Cognitive control refers to processes that flexibly and adaptively allocate mental resources to permit selection of thoughts and actions directed by our intentions and goals under a certain context (Posner and Snyder, 1975
; Miller, 2000
; Badre, 2008
; Kouneiher et al., 2009
; Solomon et al., 2009
), and has been implicated in a range of cognitive tasks involving attention, learning, and decision-making. Although the relationship between the activity of the frontoparietocingulate system and cognitive control has been consistently demonstrated in functional neuroimaging studies, the underlying computational mechanisms and dynamics of how these brain regions work together to implement the function of cognitive control remains unclear. The present study investigates the instantiation of cognition control by developing biologically realistic neural network models to perform a simple MFT, with the intention that the results can be extended to explain the computational underpinnings of cognitive control in other more complex tasks.
Search for the majority of a given item set is a common task and it is surprising that few studies have been conducted to understand how people perform the task. One reason may have to do with the fact that it can be easily done algorithmically, often via designed circuits or built-in functions. In statistics, the majority function is associated with mode, a statistic representing the value that occurs the most frequently in a data set, which is often readily shown by histograms. Fan et al. (2008
) have developed a task to study how humans perform the majority function in a well-controlled environment. A careful analysis of the computational load required by different algorithms suggests that instead of using intuitive search strategies such as exhaustive search or self-terminating search, humans may adopt a grouping search algorithm, which involves sampling and re-sampling the item set with a majority-determining size.
It is important to note that the majority search, even in the context of MFT, is clearly relevant to ordinary visual search, on which a large body of research has been conducted (Treisman, 1982
; Wolfe et al., 1989
; Grossberg et al., 1994
; Pylyshyn, 1994
; Najemnik and Geisler, 2005
). One might speculate that a possible pop-out mechanism exists for same-directional arrows in a stimulus set. However, given the close spatial proximity and perceptual similarity of the arrows, the perceptual basis of this pop-out is weak. In addition, the memory requirement (i.e., how many items in a given category have already been found) is greatly magnified in the MFT. As a result, in order to perform the task in a more efficient way, decisions of where to search next (which may not involve over eye movements) and when to make the response are critical, making a guided search a possibility (Niwa and Ditterich, 2008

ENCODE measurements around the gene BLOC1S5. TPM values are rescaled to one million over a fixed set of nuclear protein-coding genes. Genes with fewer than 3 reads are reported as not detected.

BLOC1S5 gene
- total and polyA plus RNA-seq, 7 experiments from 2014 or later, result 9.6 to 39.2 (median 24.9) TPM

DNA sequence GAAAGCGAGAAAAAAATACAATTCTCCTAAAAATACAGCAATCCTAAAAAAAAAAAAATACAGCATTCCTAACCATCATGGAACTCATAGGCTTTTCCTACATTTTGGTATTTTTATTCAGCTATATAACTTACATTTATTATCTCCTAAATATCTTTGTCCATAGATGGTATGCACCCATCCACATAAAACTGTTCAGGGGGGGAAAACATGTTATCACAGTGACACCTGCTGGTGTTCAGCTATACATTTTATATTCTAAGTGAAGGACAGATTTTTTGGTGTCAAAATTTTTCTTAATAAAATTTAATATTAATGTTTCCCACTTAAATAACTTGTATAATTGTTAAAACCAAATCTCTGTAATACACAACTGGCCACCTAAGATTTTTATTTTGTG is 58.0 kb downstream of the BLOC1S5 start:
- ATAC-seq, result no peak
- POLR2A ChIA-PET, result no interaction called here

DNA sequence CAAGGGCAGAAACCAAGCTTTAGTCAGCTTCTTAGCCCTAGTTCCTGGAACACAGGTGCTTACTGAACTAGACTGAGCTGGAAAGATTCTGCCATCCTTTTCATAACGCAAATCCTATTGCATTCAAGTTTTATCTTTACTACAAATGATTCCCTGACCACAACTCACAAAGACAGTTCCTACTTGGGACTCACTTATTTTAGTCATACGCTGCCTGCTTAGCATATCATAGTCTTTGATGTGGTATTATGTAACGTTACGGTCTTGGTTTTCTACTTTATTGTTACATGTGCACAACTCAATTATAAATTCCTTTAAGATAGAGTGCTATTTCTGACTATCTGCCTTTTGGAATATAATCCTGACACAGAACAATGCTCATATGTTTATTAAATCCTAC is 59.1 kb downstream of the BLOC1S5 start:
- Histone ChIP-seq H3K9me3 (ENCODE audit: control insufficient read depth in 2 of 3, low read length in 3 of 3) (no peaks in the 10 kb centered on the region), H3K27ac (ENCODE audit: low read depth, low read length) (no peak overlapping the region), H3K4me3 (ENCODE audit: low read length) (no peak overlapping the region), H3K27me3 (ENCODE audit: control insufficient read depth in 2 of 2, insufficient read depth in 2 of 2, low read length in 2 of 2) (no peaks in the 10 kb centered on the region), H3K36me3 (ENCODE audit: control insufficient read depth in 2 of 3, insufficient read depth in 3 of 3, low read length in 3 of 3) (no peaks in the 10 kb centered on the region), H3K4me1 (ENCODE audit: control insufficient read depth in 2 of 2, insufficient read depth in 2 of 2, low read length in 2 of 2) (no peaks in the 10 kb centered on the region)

). However, to what degree such decisions depend on cognitive control has been unclear (Gray et al., 2006
The grouping search algorithm makes distinctive claims regarding the involvement of cognitive control in the task than other more straightforward algorithms such as the self-terminating search. Based on the grouping search algorithm, for every selected group a judgment of group congruence has to be made, and in the case of incongruence a different group has to be selected and examined. Therefore, the algorithm implies the heavy and continuous involvement of cognitive control for conflict detection and re-sampling. This is different from those sequential-scanning based algorithms, where one can identify and count arrows one-by-one until a final decision can be made – no congruence judgment is explicitly necessary in these algorithms (Schall, 2001
). On the other hand, the grouping search algorithm also implies that the task performance will be sensitive to the configuration of stimulus set. For those highly incongruent stimulus sets (e.g., three left arrows and two right arrows, compared to five left arrows), since the probability of selecting an incongruent sample is high, the likelihood of re-sampling is high, leading to longer reaction times.
A straightforward parallel search model, where all arrows in a presented stimulus set are simultaneously selected and processed (e.g., via setting k
for the V4 and IPS layers to 5 in the five-arrow conditions), would presumably predict that all conditions of equal stimulus set size (e.g., 3:2, 4:1, and 5:0) have roughly same response time (i.e., the Output unit representing the majority will win out easily in all conditions). However, it is possible to augment this simple parallel search model with a mechanism to quantify the incongruence in a parallel fashion. For example, a mutual competition between two units in the Output layer (via setting its k
to 1 in the current model) allows increased RTs in response to incongruent stimuli without engaging the whole V4–ACC–LPFC–IPS–V4 loop (see Gilbert and Shallice, 2002